The passing of the carbon pricing legislation was a history-making event, but it is just the start of a long journey. [15 November 2011 | Peter Boyer]
“Today we have made history,” Julia Gillard told a packed news conference in the wake of her government’s carbon tax victory last week. “After all those years of debate and division, our nation has got the job done.”
She got the first bit right. The passing of this legislation will be a signpost in our history, alongside events like the shearers’ strike, the ascendancy of Robert Menzies, the dismissal of Gough Whitlam and the abandonment of trade tariffs.
Whatever we think of a carbon tax, the passage through parliament of those 18 bills has already changed us. Whether we love it or loathe it, the simple fact that after so much travail and turmoil it is now embedded in law signifies a shift to a new national mindset.
The pain of this shift was there for all to see in the six days of the Senate debate — in the repeated motions and points of order used by the Coalition to delay the inevitable end, and in the anger and foreboding in the voices of leaders Eric Abetz and Barnaby Joyce and numerous vocal colleagues.
If we believe half of what they said in that rancorous debate, the passage of these bills will cause the Australian economy to go into free-fall, taking with it our cherished way of life.
They’re wrong. Whatever we suffer as global uncertainty drags on, carbon pricing won’t be a factor. It will, however, help to prepare us for an alternative future in which fossil-fuel energy is gradually but inevitably marginalised, revealed for the blind alley that it is.
Aiming to drive innovation to transform and reinvigorate Australia’s economy and society, “Clean Energy Future” is a four-pronged program.
• Guided by an independent Climate Change Authority, the carbon tax and the cap-and-trade scheme that follows from 2015 aim at being flexible enough to meet changing demands as we get closer to target years.
• The renewable energy package includes two new institutions, the Clean Energy Finance Corporation and the Australian Renewable Energy Agency, to support and guide development of renewable energy.
• Reforms to Australia’s electricity market spelt out in the package’s energy efficiency laws will require it to encourage reduced demand while incorporating more renewable energy in its mix.
• Carbon stores in land and vegetation will be enhanced and protected, with the Biodiversity Fund aiming to build ecosystem resilience by enhancing natural diversity.
This was a significant achievement. Gillard, along with Climate Change Minister Greg Combet, Senators Bob Brown and Christine Milne, and the independent MPs Tony Windsor and Rob Oakeshott, members of the multi-party committee that guided preparation of the legislation, deserved the applause that came at the end.
But now the backslapping is over. In her moment of triumph Gillard imagined that “our nation has got the job done”, but it hasn’t. She and her Labor and Green colleagues know that this journey has just begun. So do more than a handful of Coaltion MPs. The rest are irrelevant.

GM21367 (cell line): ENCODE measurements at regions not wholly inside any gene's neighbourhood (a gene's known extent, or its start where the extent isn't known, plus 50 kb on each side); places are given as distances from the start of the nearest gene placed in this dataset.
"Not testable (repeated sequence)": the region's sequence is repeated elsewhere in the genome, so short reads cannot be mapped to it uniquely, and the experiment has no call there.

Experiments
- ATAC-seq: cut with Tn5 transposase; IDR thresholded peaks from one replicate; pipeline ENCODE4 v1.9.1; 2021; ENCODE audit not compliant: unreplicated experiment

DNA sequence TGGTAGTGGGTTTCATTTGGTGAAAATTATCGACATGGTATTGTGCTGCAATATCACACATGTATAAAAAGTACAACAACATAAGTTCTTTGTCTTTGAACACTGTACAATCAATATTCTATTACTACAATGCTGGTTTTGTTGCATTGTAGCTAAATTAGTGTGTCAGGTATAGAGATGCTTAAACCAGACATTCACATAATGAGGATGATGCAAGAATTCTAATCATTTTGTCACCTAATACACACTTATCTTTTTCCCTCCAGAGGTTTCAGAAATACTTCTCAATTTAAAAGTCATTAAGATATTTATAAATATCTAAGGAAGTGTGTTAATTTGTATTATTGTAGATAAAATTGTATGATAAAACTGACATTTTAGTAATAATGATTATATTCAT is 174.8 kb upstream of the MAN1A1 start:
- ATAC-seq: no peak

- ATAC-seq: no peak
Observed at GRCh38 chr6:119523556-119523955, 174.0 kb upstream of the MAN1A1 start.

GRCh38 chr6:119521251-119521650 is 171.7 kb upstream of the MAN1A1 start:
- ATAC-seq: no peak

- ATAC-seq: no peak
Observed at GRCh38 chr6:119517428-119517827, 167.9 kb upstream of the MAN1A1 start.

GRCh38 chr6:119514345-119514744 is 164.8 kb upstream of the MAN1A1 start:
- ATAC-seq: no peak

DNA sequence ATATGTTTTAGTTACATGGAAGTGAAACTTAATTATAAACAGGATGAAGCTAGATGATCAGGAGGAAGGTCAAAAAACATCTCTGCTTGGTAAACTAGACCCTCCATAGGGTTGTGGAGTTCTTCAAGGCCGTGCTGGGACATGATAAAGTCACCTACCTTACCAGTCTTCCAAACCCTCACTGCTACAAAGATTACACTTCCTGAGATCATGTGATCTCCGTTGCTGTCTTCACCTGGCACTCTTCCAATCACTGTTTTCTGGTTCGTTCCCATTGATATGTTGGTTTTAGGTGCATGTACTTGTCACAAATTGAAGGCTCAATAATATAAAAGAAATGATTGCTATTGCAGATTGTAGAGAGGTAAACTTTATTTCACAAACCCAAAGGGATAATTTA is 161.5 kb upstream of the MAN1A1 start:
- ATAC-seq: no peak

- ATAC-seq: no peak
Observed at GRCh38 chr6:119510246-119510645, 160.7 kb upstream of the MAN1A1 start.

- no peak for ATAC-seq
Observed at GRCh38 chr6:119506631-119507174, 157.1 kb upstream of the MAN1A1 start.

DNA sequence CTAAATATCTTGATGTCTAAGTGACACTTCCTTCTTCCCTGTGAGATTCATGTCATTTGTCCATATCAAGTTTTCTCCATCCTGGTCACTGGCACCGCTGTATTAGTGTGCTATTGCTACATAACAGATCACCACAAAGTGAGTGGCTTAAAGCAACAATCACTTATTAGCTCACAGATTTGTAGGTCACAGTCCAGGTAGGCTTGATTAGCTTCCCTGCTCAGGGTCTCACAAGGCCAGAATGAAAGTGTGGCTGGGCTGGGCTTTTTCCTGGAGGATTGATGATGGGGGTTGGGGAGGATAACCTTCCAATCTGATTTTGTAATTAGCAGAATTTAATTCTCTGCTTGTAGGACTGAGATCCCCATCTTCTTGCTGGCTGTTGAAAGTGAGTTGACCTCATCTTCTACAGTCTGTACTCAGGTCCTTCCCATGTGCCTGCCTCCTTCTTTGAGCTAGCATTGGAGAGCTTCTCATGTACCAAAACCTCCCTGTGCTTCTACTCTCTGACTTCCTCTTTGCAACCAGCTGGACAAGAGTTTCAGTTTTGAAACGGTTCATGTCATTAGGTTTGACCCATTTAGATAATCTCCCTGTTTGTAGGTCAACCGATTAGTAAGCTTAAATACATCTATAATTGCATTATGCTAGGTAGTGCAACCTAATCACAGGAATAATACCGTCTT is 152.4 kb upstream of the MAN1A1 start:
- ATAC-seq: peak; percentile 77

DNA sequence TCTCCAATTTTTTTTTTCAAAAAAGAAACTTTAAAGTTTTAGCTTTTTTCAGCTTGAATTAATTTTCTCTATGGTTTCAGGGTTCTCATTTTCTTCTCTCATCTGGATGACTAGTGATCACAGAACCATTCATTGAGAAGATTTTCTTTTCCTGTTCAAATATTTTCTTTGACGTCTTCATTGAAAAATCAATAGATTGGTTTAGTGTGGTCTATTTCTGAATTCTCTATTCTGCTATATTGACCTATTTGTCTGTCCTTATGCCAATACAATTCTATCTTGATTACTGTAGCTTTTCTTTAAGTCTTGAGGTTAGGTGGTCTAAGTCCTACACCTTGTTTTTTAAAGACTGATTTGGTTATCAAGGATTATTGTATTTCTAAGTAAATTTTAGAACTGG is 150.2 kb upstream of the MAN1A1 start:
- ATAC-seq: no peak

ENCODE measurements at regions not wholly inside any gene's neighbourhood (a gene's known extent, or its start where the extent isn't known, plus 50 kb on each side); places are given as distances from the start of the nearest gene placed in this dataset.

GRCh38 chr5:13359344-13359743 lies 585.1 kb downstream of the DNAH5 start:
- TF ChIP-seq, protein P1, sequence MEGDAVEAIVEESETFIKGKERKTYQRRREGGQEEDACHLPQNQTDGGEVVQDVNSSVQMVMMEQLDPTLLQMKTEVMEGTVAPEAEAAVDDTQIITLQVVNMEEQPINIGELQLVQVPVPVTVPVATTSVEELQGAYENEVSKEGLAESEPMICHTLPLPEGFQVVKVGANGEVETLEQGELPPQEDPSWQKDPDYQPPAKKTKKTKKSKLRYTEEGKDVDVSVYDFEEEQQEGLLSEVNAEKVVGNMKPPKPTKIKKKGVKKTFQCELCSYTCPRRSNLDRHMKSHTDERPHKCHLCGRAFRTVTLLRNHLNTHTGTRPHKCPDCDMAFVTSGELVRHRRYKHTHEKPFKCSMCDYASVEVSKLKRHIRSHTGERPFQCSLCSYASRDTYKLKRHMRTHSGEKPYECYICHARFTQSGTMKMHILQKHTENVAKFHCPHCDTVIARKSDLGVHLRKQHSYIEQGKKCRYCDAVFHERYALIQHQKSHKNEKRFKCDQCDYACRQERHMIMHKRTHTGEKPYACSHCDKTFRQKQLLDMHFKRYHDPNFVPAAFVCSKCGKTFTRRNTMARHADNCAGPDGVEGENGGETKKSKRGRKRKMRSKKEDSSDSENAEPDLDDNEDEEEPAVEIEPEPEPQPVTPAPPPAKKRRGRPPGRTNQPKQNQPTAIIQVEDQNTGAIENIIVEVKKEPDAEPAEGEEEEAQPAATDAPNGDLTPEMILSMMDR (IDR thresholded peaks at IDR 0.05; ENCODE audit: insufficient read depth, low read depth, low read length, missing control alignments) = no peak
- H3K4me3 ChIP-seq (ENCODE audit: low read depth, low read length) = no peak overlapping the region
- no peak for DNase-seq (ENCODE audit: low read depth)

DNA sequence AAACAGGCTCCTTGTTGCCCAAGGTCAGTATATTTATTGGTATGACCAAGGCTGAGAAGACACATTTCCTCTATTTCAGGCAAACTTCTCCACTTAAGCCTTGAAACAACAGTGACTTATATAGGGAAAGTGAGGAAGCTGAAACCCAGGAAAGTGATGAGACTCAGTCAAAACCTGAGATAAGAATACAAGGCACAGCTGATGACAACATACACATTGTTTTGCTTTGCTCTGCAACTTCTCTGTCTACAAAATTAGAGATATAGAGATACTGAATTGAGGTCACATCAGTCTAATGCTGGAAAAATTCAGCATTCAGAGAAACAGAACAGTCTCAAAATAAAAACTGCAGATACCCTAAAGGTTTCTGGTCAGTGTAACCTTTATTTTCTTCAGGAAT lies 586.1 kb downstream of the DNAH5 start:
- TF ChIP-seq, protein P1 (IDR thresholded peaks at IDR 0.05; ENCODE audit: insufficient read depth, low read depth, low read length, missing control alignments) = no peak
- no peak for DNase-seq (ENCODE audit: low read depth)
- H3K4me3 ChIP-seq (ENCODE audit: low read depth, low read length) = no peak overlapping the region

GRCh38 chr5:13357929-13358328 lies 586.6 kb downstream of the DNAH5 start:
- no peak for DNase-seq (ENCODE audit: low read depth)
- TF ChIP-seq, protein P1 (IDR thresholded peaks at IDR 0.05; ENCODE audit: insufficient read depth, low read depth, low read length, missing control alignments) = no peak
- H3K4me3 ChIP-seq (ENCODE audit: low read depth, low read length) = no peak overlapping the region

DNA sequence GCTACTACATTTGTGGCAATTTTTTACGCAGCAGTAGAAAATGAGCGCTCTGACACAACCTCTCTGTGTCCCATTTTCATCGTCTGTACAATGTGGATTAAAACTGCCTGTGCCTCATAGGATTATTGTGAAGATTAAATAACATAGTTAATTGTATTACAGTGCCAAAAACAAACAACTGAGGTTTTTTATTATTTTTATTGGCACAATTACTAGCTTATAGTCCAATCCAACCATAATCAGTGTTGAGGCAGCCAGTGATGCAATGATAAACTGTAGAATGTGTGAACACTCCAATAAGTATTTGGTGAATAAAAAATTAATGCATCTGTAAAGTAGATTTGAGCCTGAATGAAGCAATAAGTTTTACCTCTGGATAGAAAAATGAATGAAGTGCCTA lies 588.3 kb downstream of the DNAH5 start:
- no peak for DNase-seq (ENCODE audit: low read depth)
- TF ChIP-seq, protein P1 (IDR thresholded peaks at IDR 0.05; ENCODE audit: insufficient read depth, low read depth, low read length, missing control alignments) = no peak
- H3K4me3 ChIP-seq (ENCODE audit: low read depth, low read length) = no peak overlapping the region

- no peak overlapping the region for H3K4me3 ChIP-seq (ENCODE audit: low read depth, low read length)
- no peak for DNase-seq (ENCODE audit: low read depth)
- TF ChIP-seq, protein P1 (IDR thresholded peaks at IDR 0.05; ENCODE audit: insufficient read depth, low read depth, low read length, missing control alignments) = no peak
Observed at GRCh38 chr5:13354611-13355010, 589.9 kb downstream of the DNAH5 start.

The new laws don’t cover most transport emissions, a big part of Tasmania’s carbon footprint. With the International Energy Agency now predicting a 50 per cent rise in oil prices in the next few years, we’ll be in deep trouble here if we don’t act quickly to curb our use of petrol and diesel.
All the noise about the $23-a-tonne starting price being too high masked the reality that at that level its impact on national emissions will be minimal. It’s a political fix — perhaps the price that we needed to get the package through — but by itself it won’t bring any marked behaviour change.
Australia’s emissions trajectory, which leads the world per-capita, will continue to rise for another two decades. By 2050 it will be a mere two per cent less than it is today. Official figures incorporate overseas offsets (paying countries like Indonesia to cut their emissions), but we’re kidding ourselves to imagine this will have the same effect as domestic reductions.
The tax package involves windfall subsidies to big polluters, envisaging massively increased coal production by 2050 on the ill-founded belief that “clean coal” is viable. It gives special treatment to gas, purportedly cleaner than either coal or oil but still a carbon-emitting fuel with a potentially enormous environmental impact.
Tasmanian economist and climate activist Phil Harrington sees the package, though better than nothing, as seriously compromised: “It brings to mind Winston Churchill’s words that it’s not enough to say we’re doing our best; we must succeed in doing what is necessary.”
The slow rate at which our behaviour will change as a result of the new carbon laws signifies a kind of denial of physical reality. But there’s always hope. On the day the laws were passed, I got an insight into how strong leadership and a willing population can bring rapid transformation.
John D. Liu is a US born resident of China who gave the Richard Jones Memorial Lecture in Hobart last week. It included his beautifully-filmed record of how in a mere 15 years China transformed a degraded desert the size of Belgium into a lush green landscape able to support millions of people.
It was done because provincial and national leaders were persuaded that, as Liu put it, “ecosystem function is vastly more valuable than economic production and consumption”.
This is the mindset that our governments’ carbon measures must seek to achieve. Anything less is window-dressing.
• View John D. Liu’s film Hope in a Changing Climate.